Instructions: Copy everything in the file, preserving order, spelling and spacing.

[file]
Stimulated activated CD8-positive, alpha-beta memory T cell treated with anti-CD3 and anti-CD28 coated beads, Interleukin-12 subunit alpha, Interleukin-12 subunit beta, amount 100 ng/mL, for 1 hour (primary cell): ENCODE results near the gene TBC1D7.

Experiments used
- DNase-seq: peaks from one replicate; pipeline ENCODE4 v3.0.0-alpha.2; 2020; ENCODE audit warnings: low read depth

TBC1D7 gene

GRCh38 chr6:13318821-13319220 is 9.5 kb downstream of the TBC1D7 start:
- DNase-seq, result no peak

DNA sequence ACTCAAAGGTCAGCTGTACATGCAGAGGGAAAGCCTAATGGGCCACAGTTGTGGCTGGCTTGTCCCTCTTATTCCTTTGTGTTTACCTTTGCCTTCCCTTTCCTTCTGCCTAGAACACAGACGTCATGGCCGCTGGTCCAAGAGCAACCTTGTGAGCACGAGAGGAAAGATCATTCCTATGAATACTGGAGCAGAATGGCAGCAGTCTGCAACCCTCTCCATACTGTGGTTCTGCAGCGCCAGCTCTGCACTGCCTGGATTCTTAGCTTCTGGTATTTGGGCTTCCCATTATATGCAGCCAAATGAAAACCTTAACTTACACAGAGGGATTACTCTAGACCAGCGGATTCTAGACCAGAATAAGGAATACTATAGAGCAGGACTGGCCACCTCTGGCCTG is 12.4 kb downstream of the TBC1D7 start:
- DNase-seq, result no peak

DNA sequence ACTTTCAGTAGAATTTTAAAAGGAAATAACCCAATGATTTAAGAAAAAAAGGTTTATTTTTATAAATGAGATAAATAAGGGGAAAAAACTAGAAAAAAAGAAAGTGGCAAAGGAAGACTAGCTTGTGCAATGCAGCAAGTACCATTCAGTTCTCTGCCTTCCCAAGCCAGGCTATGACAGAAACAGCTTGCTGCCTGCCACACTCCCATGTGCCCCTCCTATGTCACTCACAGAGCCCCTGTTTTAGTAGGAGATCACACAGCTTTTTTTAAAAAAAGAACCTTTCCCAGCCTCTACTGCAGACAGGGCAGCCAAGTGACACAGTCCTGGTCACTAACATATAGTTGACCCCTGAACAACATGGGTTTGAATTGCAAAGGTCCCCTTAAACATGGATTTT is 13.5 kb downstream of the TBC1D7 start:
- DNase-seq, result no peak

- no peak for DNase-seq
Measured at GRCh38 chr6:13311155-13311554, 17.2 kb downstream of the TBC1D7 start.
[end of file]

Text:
Stimulated activated CD8-positive, alpha-beta memory T cell treated with anti-CD3 and anti-CD28 coated beads, Interleukin-12 subunit alpha, Interleukin-12 subunit beta, amount 100 ng/mL, for 1 hour (primary cell): ENCODE results near the gene TBC1D7.

Experiments used
- DNase-seq: peaks from one replicate; pipeline ENCODE4 v3.0.0-alpha.2; 2020; ENCODE audit warnings: low read depth

TBC1D7 gene

GRCh38 chr6:13318821-13319220 is 9.5 kb downstream of the TBC1D7 start:
- DNase-seq, result no peak

DNA sequence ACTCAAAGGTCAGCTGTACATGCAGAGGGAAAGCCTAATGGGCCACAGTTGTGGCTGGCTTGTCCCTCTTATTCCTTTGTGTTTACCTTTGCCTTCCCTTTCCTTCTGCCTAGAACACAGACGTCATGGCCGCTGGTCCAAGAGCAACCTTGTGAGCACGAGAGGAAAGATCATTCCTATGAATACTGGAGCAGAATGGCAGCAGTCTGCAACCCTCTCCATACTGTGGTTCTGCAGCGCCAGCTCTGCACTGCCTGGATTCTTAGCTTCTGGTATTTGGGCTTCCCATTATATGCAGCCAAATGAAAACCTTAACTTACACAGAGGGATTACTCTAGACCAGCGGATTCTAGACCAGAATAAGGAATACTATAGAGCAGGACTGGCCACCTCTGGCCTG is 12.4 kb downstream of the TBC1D7 start:
- DNase-seq, result no peak

DNA sequence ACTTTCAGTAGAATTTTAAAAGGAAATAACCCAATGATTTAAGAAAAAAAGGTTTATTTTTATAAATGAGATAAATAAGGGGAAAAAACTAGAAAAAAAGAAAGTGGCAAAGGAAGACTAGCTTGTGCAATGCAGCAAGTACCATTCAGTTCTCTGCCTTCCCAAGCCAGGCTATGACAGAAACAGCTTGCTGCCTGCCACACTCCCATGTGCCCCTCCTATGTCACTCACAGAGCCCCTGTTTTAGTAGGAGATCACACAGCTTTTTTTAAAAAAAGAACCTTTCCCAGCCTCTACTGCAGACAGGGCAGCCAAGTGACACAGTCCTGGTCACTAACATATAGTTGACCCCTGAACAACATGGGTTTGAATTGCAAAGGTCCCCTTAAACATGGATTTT is 13.5 kb downstream of the TBC1D7 start:
- DNase-seq, result no peak

- no peak for DNase-seq
Measured at GRCh38 chr6:13311155-13311554, 17.2 kb downstream of the TBC1D7 start.